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Publication numberUS3777994 A
Publication typeGrant
Publication dateDec 11, 1973
Filing dateJan 26, 1972
Priority dateJan 29, 1971
Also published asDE2104130A1, DE2104130B2, DE2104130C3
Publication numberUS 3777994 A, US 3777994A, US-A-3777994, US3777994 A, US3777994A
InventorsR Fischer
Original AssigneeKloeckner Humboldt Deutz Ag
Export CitationBiBTeX, EndNote, RefMan
External Links: USPTO, USPTO Assignment, Espacenet
Recovery of lead from accumulator scrap
US 3777994 A
Abstract
Lead accumulators or used storage batteries are coarsely ground into pieces in an impact crusher and the fine material containing metallic lead is separated and ground again and then classified. The remaining part of the coarsely ground material is subjected to a sink-flotation-separation and the fine material recovered as a sludge is introduced into a tubular vibrating mill filled with grinding bodies and ground therein, whereupon the ground material is screened and classified to recover the lead therein.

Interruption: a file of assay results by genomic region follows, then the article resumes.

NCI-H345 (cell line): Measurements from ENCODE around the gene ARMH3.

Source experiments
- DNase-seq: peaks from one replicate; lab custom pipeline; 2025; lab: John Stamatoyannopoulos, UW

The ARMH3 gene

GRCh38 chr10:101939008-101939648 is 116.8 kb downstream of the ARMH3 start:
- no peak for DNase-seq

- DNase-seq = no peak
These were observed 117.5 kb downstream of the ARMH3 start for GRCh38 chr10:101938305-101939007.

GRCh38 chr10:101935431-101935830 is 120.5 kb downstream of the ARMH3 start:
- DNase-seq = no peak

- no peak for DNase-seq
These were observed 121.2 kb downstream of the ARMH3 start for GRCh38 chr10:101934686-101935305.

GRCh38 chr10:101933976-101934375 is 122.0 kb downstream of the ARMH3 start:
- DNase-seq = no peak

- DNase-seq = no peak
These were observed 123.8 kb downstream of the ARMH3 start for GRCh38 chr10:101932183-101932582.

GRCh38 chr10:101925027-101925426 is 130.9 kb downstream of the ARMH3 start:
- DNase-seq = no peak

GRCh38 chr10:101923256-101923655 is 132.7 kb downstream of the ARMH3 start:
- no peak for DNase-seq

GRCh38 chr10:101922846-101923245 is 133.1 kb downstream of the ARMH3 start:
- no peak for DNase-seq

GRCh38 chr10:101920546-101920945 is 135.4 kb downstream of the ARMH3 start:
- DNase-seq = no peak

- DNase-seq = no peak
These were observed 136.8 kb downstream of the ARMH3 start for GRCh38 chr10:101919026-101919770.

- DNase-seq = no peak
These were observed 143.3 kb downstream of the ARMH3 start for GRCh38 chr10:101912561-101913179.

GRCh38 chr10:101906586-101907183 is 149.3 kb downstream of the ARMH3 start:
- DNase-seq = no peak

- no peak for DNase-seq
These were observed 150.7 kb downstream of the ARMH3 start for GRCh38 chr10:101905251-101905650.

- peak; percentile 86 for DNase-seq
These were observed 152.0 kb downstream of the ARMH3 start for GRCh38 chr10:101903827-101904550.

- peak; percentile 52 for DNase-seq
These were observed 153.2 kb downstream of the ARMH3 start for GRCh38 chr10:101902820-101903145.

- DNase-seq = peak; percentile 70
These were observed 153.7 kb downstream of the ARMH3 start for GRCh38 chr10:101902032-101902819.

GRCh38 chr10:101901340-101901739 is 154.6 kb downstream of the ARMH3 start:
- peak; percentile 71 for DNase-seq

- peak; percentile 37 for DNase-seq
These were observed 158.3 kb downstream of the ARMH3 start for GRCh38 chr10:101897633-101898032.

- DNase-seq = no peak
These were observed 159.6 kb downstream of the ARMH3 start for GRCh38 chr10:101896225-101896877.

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Description  (OCR text may contain errors)

rte States Patent [1 1 1 1 3,777,994 Fischer A [4 Dec. 11, 1973 [54] RECOVERY OF LEAD FROM 2,942,792 6/1960 Anderson et al. 241 20 x ACCUMULATOR SCRAP 3,086,718 4/1963 Lukas, Jr. 241/24 3,456,886 7/1969 Tremolada 241/24 X [75] Inventor: Rudolf Fischer, Cologne, Germany [73] Assignee: KIOFkner'H'ImbOIdt'DBUtZ Primary Examiner-Granville Y. Custer, Jr.

Aknengeseuschan cologne Attorney-Benjamin H. Sherman et al. Germany [22] Filed: Jan. 26, 1972 [21] Appl.- No.: 221,042 [57] ABSTRACT Lead accumulators or used storage batteries are [30] Foreign Application P i i Data coarsely ground into pieces in an impact crusher and 29 71 G P 21 04 130 5 the fine material containing metallic lead is separated 19 many and ground again and then classified. The remaining part of the coarsely ground material is subjected to a [2%] 241g;i sinkflotatiomseparation and the fine material recov i 24c25 29 ered as a sludge is introduced into a tubular vibrating 1 0 mill filled with grinding bodies and ground therein,

whereupon the ground material is screened and classi- [56] Reierences cued fied to recover the lead therein.